Pure and Applied Geophysics

, Volume 174, Issue 6, pp 2443–2456 | Cite as

Statistical Studies of Induced and Triggered Seismicity at The Geysers, California

  • A. Hawkins
  • D. L. Turcotte
  • M. B. Yıkılmaz
  • L. H. Kellogg
  • J. B. Rundle


This study considers the statistics of fluid-induced and remotely triggered seismicity at The Geysers geothermal field, California. Little seismicity was reported before steam extraction began in 1960. Beginning in 1980 the residual water associated with power generation was re-injected, producing induced seismicity. Beginning in 1997 large-scale injections of cold water began to enhance the generation of steam. This led to an increase in M < 1.2 earthquakes from approximately 5 per month to 20. Two excellent seismic networks generate two earthquake catalogs for the fluid-induced seismicity at The Geysers. Although this seismicity satisfies Gutenberg–Richter (GR) scaling to a good approximation, the scaling parameters differ. We propose a correction that eliminates this problem. We show that the seismicity at The Geysers is nearly independent of time for the period 2009–2014 and suggest that this supports our hypothesis that the seismic moment release is in near balance with the geodetic moment accumulation in the region. Our study demonstrates that aftershocks of the larger fluid-induced earthquakes also satisfy GR scaling as well as Omori’s law for their time dependence. Our results support the hypothesis that the earthquakes are caused by the reduction in friction on faults due to the injected fluids. Statistics of remotely triggered earthquakes and their associated aftershocks at The Geysers are also presented. The 8/24/14 M = 6.02 South Napa earthquake triggered an M ≈ 4.38 event as well as some 80 other M > 1.25 events. The GR and decay statistics are given. However, to separate aftershocks from remotely triggered earthquakes, an additional triggered sequence is studied. The M = 7.2 4/4/10 Baja earthquake triggered some 34 M > 1.25 earthquakes at The Geysers in the first hour including an M = 3.37 event. We conclude that the remotely triggered seismicity is dominated by local aftershocks of the larger remotely triggered earthquakes.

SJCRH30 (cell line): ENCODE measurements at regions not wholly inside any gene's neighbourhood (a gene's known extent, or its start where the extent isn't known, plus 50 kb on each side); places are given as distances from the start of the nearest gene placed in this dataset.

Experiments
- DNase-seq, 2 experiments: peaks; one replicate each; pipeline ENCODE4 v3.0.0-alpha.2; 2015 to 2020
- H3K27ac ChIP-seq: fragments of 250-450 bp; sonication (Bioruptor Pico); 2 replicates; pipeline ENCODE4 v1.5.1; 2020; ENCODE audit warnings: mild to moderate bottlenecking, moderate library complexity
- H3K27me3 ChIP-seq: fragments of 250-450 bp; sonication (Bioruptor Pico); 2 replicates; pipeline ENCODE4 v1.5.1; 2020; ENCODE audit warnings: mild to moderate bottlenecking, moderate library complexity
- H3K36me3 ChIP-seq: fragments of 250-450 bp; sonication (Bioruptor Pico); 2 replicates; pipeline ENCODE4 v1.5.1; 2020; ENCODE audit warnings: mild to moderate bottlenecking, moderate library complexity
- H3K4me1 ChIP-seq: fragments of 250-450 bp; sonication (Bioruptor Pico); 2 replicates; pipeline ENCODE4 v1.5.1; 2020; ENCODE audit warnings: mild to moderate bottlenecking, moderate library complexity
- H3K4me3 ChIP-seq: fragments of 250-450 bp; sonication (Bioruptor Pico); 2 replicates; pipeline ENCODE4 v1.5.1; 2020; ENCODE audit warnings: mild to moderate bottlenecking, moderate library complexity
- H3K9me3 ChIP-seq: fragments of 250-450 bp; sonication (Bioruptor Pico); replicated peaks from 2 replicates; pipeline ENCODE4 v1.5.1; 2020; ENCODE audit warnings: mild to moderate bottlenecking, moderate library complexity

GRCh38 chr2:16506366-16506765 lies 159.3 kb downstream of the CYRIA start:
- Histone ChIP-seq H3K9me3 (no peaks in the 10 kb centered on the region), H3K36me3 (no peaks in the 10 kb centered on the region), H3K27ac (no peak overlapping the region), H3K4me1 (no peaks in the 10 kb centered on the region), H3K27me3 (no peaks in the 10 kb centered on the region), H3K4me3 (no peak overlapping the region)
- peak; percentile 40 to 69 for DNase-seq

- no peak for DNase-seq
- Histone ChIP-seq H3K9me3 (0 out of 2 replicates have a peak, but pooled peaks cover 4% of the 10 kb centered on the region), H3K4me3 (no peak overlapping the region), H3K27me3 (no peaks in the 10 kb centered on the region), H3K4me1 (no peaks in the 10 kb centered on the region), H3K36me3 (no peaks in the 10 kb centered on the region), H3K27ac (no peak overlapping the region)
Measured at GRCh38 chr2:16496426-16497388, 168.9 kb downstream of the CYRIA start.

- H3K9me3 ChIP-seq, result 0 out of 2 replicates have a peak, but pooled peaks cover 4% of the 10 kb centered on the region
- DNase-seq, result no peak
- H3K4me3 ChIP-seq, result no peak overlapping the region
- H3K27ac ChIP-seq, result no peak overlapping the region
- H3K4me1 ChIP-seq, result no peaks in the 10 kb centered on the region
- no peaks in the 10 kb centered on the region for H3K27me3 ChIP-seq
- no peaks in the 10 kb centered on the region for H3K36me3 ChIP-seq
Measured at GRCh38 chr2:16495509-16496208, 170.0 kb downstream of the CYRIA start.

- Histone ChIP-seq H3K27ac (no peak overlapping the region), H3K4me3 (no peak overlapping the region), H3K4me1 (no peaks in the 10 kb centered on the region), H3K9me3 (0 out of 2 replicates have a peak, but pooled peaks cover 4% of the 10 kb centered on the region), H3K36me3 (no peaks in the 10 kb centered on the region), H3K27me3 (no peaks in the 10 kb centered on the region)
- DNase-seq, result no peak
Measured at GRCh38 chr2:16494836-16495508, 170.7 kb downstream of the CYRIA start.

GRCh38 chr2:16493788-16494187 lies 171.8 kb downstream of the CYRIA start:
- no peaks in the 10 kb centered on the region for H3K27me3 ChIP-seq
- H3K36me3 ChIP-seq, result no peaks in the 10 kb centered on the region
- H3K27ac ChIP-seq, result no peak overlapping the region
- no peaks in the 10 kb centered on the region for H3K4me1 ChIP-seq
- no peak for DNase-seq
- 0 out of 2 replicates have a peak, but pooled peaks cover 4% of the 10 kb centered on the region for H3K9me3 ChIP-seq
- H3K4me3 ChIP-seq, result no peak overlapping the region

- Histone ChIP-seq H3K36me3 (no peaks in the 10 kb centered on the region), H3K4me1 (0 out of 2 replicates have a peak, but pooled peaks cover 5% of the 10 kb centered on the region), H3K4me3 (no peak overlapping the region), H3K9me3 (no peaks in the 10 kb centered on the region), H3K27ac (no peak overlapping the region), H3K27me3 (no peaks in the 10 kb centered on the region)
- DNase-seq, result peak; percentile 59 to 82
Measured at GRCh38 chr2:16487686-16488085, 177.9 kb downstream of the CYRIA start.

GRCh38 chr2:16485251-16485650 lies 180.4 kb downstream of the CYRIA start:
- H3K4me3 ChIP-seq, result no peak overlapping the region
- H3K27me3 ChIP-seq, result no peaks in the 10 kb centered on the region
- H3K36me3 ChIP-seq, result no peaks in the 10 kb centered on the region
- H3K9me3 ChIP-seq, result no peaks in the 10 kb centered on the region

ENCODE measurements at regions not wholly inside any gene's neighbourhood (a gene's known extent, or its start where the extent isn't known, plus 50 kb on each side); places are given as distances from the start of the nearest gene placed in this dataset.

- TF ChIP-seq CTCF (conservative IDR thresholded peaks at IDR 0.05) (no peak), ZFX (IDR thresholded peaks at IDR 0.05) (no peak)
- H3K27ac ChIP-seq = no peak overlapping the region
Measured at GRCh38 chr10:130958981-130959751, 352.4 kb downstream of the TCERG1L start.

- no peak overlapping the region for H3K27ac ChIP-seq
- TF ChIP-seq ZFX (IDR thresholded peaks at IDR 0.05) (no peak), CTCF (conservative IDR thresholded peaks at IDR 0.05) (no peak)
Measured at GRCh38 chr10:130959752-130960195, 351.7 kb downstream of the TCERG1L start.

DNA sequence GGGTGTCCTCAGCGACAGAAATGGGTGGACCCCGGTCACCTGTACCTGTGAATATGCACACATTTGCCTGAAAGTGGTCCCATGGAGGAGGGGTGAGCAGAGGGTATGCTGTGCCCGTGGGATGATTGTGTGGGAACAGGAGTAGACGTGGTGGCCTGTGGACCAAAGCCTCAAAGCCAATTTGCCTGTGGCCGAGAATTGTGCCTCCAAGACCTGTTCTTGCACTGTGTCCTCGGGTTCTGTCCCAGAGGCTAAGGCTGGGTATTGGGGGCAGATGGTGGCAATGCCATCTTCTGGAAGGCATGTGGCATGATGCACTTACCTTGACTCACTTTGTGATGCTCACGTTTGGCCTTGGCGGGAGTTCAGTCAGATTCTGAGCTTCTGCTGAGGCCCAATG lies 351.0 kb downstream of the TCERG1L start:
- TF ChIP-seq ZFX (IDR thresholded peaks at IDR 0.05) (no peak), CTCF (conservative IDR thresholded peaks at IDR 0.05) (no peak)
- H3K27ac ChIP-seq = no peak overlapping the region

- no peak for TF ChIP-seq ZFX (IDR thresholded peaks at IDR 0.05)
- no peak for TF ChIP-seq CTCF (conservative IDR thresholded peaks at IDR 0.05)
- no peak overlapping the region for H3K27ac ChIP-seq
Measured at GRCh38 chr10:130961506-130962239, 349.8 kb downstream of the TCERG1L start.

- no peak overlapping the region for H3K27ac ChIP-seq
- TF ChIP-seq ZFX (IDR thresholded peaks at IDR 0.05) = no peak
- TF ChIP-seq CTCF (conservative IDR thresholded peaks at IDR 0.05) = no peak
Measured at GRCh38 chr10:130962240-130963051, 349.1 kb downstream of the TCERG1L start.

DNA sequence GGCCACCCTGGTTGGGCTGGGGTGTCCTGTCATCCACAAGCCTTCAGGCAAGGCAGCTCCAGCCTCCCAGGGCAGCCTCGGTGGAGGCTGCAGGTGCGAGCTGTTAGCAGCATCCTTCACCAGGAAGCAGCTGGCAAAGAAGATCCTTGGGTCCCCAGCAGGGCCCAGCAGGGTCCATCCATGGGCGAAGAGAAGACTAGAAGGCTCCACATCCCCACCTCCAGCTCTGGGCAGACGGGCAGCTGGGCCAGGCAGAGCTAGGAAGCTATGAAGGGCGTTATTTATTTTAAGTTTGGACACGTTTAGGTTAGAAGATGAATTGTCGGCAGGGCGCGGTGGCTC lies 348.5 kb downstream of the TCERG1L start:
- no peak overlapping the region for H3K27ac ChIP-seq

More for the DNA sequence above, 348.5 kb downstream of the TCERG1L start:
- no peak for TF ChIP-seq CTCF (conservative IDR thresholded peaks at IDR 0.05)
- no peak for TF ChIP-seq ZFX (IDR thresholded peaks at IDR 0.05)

Fluid-induced seismicity remotely triggered seismicity The Geysers geothermal seismicity 



Data products and metadata for this study were accessed through the Northern California Earthquake Data Center (NCEDC), doi: 10.7932/NCEDC. We thank Douglas Neuhauser of the Berkeley Seismological Laboratory for discussions about earthquake data catalogs.


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Copyright information

© Springer International Publishing 2017

Authors and Affiliations

  1. 1.Department of Earth and Planetary SciencesUniversity of CaliforniaDavisUSA
  2. 2.Department of PhysicsUniversity of CaliforniaDavisUSA

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